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Only Couples Who Are Always Asked About Babies Can Relate To These 10 Things

Only Couples Who Are Always Asked About Babies Can Relate To These 10 Things

You’re at a point in your life when everyone is wondering about when you are going to have a baby. The hints about having kids are casually dropped into conversations here and there by friends and family, but you’re not ready.

Here are 10 things you will definitely relate to if you’re part of a couple that is always asked when they are going to have kids:

1.You and your partner have several lines memorized in case a response is needed for the question.

This is typically a short phrase or a sarcastic remark that has become almost second nature in response to the question, “When can we expect a baby [insert your last name here]?”. You have been asked so many times you don’t even think about it too deeply anymore or go into depth with your response.

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2.You walk around and see a handful of children that are well behaved and you change your mind… only for a bit.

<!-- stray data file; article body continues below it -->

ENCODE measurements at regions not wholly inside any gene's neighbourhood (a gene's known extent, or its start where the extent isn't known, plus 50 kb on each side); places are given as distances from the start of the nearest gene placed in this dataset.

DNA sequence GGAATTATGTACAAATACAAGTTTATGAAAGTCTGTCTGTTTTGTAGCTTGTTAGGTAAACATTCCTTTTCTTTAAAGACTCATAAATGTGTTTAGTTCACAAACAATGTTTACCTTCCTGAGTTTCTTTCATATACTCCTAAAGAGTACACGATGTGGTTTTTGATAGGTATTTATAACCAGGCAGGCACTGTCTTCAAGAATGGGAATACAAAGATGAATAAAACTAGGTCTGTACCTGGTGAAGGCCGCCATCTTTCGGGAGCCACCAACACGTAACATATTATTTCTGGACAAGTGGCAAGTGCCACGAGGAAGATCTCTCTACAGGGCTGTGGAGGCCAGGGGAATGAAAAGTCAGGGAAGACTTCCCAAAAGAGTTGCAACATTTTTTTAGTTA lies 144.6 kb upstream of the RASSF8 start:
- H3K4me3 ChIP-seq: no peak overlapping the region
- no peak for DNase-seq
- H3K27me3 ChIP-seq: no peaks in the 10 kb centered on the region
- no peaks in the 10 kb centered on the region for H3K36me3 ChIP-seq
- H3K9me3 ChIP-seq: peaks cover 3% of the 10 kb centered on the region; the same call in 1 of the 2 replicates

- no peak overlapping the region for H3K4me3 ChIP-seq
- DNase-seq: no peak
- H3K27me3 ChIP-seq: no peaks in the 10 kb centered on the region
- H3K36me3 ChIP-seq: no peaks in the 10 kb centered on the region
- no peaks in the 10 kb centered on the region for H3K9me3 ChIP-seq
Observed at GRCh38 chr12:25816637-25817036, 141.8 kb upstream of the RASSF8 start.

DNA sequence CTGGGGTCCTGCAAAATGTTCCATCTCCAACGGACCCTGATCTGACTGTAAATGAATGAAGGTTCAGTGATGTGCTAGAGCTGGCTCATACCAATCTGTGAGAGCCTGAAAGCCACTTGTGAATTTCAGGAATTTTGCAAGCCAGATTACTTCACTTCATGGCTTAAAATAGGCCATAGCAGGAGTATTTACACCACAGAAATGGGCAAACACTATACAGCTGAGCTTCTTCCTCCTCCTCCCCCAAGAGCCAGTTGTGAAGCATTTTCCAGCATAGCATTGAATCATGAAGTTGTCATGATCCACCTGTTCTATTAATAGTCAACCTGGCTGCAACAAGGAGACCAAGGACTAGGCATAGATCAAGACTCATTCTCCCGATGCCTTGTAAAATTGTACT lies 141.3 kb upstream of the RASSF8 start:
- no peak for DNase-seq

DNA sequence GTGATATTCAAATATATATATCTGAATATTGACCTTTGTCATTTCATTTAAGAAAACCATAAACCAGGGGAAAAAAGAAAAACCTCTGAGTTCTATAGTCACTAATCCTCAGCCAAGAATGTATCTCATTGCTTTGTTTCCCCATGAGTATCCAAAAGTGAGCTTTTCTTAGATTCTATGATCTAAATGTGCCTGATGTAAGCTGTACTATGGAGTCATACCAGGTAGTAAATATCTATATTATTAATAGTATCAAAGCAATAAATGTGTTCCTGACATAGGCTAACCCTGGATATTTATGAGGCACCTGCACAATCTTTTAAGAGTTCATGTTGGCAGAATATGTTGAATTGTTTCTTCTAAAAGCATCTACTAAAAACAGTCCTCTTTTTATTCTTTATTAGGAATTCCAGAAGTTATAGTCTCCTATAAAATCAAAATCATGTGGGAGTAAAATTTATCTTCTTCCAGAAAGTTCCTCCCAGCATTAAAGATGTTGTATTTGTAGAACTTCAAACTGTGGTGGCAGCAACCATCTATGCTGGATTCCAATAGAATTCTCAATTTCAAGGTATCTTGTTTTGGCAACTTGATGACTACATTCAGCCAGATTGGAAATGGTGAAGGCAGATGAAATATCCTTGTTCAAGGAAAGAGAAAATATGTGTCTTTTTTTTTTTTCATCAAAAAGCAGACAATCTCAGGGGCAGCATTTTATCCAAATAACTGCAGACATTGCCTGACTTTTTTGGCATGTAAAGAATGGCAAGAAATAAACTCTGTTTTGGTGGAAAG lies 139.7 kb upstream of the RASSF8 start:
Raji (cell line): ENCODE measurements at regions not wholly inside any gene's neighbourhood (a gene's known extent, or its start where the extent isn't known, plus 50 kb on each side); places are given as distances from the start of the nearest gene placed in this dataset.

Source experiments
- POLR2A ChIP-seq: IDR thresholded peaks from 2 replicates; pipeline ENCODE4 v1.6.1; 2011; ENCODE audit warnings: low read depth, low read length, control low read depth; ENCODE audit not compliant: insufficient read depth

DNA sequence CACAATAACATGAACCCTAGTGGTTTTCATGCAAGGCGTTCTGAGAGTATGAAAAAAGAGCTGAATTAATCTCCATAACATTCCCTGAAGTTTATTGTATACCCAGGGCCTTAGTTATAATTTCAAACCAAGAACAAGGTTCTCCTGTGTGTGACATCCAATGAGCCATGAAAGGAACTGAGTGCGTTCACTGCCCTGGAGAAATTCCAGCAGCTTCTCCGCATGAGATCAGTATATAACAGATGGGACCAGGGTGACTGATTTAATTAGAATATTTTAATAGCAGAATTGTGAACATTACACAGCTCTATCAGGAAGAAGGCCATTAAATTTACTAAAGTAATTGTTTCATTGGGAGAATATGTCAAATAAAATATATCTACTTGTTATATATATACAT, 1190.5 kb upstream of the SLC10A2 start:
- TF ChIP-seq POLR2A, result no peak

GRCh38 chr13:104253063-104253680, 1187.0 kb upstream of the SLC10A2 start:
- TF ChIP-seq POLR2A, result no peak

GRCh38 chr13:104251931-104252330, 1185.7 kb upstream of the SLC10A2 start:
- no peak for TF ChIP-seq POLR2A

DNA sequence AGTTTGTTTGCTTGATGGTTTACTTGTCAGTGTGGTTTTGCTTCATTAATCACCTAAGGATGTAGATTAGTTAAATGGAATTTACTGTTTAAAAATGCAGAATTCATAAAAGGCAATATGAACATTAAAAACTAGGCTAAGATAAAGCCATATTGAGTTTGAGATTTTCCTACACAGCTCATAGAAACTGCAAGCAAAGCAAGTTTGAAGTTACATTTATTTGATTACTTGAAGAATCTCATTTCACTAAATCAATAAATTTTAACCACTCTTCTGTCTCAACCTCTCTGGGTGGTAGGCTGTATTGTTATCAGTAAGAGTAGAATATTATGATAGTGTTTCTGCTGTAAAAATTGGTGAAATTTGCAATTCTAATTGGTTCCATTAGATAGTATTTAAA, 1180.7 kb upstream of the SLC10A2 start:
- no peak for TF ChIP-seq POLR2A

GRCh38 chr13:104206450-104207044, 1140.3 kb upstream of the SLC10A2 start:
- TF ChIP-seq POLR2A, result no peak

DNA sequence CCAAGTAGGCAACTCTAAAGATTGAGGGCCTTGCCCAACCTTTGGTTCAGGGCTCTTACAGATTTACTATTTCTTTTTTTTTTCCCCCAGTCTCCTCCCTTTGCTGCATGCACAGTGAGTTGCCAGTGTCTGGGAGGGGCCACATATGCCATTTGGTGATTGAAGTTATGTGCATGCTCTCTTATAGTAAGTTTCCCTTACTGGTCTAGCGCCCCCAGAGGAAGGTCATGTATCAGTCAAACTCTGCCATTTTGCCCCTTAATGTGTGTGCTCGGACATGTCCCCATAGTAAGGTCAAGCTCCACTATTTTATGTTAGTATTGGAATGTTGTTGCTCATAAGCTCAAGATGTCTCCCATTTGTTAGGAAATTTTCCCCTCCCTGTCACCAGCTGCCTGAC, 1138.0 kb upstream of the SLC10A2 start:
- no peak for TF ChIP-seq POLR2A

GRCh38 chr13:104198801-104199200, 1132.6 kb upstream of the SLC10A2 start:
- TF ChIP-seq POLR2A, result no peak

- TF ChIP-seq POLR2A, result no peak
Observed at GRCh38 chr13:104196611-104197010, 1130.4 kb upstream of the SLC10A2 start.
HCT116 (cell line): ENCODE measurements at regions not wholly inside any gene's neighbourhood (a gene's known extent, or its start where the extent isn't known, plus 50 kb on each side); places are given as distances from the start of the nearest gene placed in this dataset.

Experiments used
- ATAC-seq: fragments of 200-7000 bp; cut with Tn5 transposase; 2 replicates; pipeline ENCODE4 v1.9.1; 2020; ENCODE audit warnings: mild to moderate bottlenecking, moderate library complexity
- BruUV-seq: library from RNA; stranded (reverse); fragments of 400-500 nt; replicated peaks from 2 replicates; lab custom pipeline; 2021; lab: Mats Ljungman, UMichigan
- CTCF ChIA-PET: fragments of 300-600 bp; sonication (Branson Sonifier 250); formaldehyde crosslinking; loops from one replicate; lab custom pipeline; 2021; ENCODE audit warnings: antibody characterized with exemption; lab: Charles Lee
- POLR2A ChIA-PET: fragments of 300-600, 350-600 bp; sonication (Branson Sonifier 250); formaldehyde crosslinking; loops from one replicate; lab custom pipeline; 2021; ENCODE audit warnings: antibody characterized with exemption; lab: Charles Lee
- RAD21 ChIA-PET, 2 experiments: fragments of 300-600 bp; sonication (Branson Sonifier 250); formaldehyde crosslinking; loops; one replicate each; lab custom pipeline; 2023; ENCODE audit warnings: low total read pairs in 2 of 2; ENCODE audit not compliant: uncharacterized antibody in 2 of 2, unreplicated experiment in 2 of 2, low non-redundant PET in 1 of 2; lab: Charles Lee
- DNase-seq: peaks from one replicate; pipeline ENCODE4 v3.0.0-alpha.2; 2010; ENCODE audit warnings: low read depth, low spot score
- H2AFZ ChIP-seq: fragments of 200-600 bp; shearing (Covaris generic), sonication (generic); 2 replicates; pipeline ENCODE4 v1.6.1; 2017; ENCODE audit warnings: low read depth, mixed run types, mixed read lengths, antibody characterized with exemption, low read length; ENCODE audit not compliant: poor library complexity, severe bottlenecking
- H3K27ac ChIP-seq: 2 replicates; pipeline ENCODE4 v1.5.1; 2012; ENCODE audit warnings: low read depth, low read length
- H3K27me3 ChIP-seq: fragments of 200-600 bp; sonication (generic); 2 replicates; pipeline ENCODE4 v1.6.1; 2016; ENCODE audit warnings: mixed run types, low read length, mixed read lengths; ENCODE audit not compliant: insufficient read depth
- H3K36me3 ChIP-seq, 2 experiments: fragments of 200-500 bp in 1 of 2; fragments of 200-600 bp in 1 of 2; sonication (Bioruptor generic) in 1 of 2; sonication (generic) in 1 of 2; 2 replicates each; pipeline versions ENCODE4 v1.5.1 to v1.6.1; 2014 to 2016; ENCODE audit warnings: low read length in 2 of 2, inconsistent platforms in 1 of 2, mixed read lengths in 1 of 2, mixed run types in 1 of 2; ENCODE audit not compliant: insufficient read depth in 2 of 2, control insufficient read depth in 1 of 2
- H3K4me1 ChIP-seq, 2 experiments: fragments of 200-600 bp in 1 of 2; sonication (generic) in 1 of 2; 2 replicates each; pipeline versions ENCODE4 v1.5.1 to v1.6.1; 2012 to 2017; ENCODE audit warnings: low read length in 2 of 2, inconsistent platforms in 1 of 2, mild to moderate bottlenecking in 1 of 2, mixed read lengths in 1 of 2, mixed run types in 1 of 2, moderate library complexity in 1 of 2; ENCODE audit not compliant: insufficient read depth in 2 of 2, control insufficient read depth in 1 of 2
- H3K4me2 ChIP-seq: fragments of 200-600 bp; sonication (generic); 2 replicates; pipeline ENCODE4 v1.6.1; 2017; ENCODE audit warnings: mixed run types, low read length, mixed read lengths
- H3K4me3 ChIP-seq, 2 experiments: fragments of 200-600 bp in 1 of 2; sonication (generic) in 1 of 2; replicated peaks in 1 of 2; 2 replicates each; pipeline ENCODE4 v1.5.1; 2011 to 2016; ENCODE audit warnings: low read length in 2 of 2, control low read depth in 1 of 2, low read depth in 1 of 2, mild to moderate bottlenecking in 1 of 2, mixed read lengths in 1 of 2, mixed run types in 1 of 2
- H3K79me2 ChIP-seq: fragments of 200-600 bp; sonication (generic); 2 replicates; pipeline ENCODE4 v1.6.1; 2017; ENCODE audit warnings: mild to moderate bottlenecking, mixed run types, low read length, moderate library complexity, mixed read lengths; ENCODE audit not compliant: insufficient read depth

You usually start to think that maybe having kids won’t be such a bad idea eventually when you meet a polite child or when a friend brings their wonderful children over. You begin to daydream about having kids and think of what their names would be while you shop for your pet. You are almost convinced and then you come across a complete brat at work, or in the grocery store, and it sends you into a downward spiral of doubting your previous thoughts.

3.You are afraid that what your mom warned you about will come true

If you had a mother like mine, she told you that if you were bad that your future kids would be seven times worse. Let’s be honest, you know that she only knows about half of the things you’ve done.

4.You are selfish and are okay with that.

There are so many things that you feel like you still need to do! You don’t know what they are yet, but you need to do them!

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5.You are tired of people telling you it’s not so bad.

You know it’s not a bad thing and understand that having children is a different kind of love- you’ve been told about it over and over. You often want to say, “okay, I get it! It isn’t bad but I am not changing my mind yet!”

6.You understand that the “clock is ticking” and you don’t care.

Yes, the clock may be “ticking” but that isn’t enough of a reason for you, and you wish people would just stop bringing up your age.

7.You constantly have people asking you why you don’t like kids.